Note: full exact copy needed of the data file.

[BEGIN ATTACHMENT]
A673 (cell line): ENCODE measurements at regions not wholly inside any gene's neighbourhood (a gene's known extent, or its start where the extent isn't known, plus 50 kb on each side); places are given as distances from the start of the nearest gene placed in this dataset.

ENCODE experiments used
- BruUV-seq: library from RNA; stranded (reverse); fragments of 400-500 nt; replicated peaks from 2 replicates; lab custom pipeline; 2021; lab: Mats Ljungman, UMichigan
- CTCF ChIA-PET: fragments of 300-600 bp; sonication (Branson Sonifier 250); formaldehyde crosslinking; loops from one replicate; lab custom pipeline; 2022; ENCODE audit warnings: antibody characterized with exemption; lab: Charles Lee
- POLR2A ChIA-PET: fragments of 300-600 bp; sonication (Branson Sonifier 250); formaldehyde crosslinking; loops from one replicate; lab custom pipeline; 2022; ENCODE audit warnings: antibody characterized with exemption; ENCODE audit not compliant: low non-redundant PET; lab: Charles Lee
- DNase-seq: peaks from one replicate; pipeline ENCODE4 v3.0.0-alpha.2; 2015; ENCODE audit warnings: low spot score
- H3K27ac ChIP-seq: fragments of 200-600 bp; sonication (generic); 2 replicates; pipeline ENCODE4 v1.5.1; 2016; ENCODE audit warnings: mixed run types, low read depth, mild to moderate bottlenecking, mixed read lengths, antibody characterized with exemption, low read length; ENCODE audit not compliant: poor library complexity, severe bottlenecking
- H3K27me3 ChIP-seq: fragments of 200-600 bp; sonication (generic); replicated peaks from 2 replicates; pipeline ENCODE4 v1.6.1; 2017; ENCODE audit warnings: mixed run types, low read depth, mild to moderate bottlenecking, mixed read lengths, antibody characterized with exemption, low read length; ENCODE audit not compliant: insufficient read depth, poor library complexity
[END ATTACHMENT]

A673 (cell line): ENCODE measurements at regions not wholly inside any gene's neighbourhood (a gene's known extent, or its start where the extent isn't known, plus 50 kb on each side); places are given as distances from the start of the nearest gene placed in this dataset.

ENCODE experiments used
- BruUV-seq: library from RNA; stranded (reverse); fragments of 400-500 nt; replicated peaks from 2 replicates; lab custom pipeline; 2021; lab: Mats Ljungman, UMichigan
- CTCF ChIA-PET: fragments of 300-600 bp; sonication (Branson Sonifier 250); formaldehyde crosslinking; loops from one replicate; lab custom pipeline; 2022; ENCODE audit warnings: antibody characterized with exemption; lab: Charles Lee
- POLR2A ChIA-PET: fragments of 300-600 bp; sonication (Branson Sonifier 250); formaldehyde crosslinking; loops from one replicate; lab custom pipeline; 2022; ENCODE audit warnings: antibody characterized with exemption; ENCODE audit not compliant: low non-redundant PET; lab: Charles Lee
- DNase-seq: peaks from one replicate; pipeline ENCODE4 v3.0.0-alpha.2; 2015; ENCODE audit warnings: low spot score
- H3K27ac ChIP-seq: fragments of 200-600 bp; sonication (generic); 2 replicates; pipeline ENCODE4 v1.5.1; 2016; ENCODE audit warnings: mixed run types, low read depth, mild to moderate bottlenecking, mixed read lengths, antibody characterized with exemption, low read length; ENCODE audit not compliant: poor library complexity, severe bottlenecking
- H3K27me3 ChIP-seq: fragments of 200-600 bp; sonication (generic); replicated peaks from 2 replicates; pipeline ENCODE4 v1.6.1; 2017; ENCODE audit warnings: mixed run types, low read depth, mild to moderate bottlenecking, mixed read lengths, antibody characterized with exemption, low read length; ENCODE audit not compliant: insufficient read depth, poor library complexity